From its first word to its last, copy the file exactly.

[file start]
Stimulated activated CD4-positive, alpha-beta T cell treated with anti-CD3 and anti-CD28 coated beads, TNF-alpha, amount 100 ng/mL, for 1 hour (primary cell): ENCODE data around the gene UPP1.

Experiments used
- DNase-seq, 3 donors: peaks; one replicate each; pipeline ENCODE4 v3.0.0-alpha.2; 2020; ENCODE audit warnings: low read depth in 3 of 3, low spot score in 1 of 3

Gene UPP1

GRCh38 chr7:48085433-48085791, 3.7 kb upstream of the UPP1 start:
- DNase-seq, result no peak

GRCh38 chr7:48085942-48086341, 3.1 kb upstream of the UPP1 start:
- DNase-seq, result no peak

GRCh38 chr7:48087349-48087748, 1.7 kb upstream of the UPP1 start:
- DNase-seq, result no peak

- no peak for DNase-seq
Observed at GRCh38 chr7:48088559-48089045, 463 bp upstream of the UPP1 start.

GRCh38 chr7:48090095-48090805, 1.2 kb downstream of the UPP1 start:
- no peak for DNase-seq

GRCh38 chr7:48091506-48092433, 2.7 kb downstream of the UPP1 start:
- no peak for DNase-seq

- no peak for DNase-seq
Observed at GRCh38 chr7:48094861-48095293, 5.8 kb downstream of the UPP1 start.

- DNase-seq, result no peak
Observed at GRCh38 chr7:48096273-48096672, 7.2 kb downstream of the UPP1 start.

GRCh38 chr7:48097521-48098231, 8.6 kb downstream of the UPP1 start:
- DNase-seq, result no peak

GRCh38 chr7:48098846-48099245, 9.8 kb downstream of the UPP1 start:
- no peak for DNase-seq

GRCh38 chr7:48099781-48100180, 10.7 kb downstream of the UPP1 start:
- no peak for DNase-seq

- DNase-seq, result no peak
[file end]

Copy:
Stimulated activated CD4-positive, alpha-beta T cell treated with anti-CD3 and anti-CD28 coated beads, TNF-alpha, amount 100 ng/mL, for 1 hour (primary cell): ENCODE data around the gene UPP1.

Experiments used
- DNase-seq, 3 donors: peaks; one replicate each; pipeline ENCODE4 v3.0.0-alpha.2; 2020; ENCODE audit warnings: low read depth in 3 of 3, low spot score in 1 of 3

Gene UPP1

GRCh38 chr7:48085433-48085791, 3.7 kb upstream of the UPP1 start:
- DNase-seq, result no peak

GRCh38 chr7:48085942-48086341, 3.1 kb upstream of the UPP1 start:
- DNase-seq, result no peak

GRCh38 chr7:48087349-48087748, 1.7 kb upstream of the UPP1 start:
- DNase-seq, result no peak

- no peak for DNase-seq
Observed at GRCh38 chr7:48088559-48089045, 463 bp upstream of the UPP1 start.

GRCh38 chr7:48090095-48090805, 1.2 kb downstream of the UPP1 start:
- no peak for DNase-seq

GRCh38 chr7:48091506-48092433, 2.7 kb downstream of the UPP1 start:
- no peak for DNase-seq

- no peak for DNase-seq
Observed at GRCh38 chr7:48094861-48095293, 5.8 kb downstream of the UPP1 start.

- DNase-seq, result no peak
Observed at GRCh38 chr7:48096273-48096672, 7.2 kb downstream of the UPP1 start.

GRCh38 chr7:48097521-48098231, 8.6 kb downstream of the UPP1 start:
- DNase-seq, result no peak

GRCh38 chr7:48098846-48099245, 9.8 kb downstream of the UPP1 start:
- no peak for DNase-seq

GRCh38 chr7:48099781-48100180, 10.7 kb downstream of the UPP1 start:
- no peak for DNase-seq

- DNase-seq, result no peak